If my grandmother financed a truck for me and recently died, ihow do I continue to pay for it?

UPDATED: Nov 14, 2012

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If my grandmother financed a truck for me and recently died, ihow do I continue to pay for it?

Asked on November 14, 2012 under Estate Planning, Georgia


Catherine Blackburn / Blackburn Law Firm

Answered 10 years ago | Contributor

In general, the finance company has the right to demand return of the truck or full payment on the loan after your grandmother's death.  In addition, if an estate is opened on her behalf, the personal representative must notify the finance company about her death.

If you can possibly transfer the loan into your name, I suggest you contact the finance company, explain the situation, and get the loan transferred.  The finance company probably does not want the truck back, but if your credit is truly poor, they may demand it.  If you have been paying the loan and no one opens an estate for your grandmother, the finance company may not learn that she has died.  Of course, if the truck is in your grandmother's name, you will have to have it transferred into your name.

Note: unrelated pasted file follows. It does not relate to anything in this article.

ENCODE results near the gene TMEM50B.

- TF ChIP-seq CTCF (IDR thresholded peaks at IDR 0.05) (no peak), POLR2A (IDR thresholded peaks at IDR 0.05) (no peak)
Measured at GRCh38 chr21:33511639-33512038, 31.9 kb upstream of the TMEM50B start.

I suggest you consult an estate lawyer in your area for advice.  Achieving peace of mind is well worth the cost of a consultation.

IMPORTANT NOTICE: The Answer(s) provided above are for general information only. The attorney providing the answer was not serving as the attorney for the person submitting the question or in any attorney-client relationship with such person. Laws may vary from state to state, and sometimes change. Tiny variations in the facts, or a fact not set forth in a question, often can change a legal outcome or an attorney's conclusion. Although AttorneyPages.com has verified the attorney was admitted to practice law in at least one jurisdiction, he or she may not be authorized to practice law in the jurisdiction referred to in the question, nor is he or she necessarily experienced in the area of the law involved. Unlike the information in the Answer(s) above, upon which you should NOT rely, for personal advice you can rely upon we suggest you retain an attorney to represent you.

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